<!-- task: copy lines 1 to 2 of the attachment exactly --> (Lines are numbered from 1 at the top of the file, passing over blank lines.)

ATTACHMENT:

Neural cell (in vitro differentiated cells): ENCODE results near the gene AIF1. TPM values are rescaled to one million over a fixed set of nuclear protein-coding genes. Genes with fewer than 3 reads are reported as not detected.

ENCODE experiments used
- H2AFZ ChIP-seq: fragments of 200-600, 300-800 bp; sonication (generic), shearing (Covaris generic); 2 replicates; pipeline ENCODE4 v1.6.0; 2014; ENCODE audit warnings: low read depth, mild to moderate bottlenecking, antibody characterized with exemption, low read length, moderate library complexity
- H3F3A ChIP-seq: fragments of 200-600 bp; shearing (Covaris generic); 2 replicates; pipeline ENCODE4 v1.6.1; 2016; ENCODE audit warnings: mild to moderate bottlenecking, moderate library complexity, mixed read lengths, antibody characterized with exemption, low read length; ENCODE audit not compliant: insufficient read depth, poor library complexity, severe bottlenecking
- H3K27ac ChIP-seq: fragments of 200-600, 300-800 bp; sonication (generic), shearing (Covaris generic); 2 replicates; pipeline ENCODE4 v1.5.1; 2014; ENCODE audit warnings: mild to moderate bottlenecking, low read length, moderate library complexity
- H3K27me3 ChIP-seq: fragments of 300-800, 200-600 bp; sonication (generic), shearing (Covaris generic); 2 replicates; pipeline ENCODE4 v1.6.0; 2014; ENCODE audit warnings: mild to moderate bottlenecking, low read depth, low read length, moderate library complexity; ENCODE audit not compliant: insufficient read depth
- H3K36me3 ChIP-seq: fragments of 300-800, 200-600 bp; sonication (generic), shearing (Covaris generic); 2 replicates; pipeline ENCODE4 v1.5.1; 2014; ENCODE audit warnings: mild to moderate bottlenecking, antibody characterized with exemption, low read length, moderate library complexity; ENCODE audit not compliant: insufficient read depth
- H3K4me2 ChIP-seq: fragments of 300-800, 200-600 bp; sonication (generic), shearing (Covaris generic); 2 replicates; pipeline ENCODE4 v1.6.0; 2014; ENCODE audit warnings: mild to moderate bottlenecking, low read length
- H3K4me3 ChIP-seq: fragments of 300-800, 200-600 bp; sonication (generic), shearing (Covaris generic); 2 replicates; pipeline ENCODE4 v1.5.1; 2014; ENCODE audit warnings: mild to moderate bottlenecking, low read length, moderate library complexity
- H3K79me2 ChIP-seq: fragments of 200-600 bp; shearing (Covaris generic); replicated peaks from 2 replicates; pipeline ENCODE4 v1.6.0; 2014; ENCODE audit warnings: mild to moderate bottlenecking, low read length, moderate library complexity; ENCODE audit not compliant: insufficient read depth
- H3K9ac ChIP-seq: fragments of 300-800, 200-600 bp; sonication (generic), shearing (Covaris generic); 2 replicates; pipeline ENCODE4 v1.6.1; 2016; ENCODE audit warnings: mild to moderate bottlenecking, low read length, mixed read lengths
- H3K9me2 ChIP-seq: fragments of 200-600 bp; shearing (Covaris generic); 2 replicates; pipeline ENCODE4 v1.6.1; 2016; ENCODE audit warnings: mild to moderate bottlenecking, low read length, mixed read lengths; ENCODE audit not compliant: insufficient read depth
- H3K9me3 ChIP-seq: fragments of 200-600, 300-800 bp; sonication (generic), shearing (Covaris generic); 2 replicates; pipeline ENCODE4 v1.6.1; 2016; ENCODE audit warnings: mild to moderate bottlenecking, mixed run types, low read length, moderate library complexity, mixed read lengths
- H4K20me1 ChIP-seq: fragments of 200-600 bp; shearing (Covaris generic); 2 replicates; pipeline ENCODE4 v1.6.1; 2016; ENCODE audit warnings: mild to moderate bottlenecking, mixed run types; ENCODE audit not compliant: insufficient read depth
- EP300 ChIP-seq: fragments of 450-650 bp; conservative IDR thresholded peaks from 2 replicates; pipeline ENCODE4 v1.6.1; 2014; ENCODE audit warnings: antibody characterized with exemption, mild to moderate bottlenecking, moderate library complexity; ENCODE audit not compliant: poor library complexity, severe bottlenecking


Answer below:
Neural cell (in vitro differentiated cells): ENCODE results near the gene AIF1. TPM values are rescaled to one million over a fixed set of nuclear protein-coding genes. Genes with fewer than 3 reads are reported as not detected.

ENCODE experiments used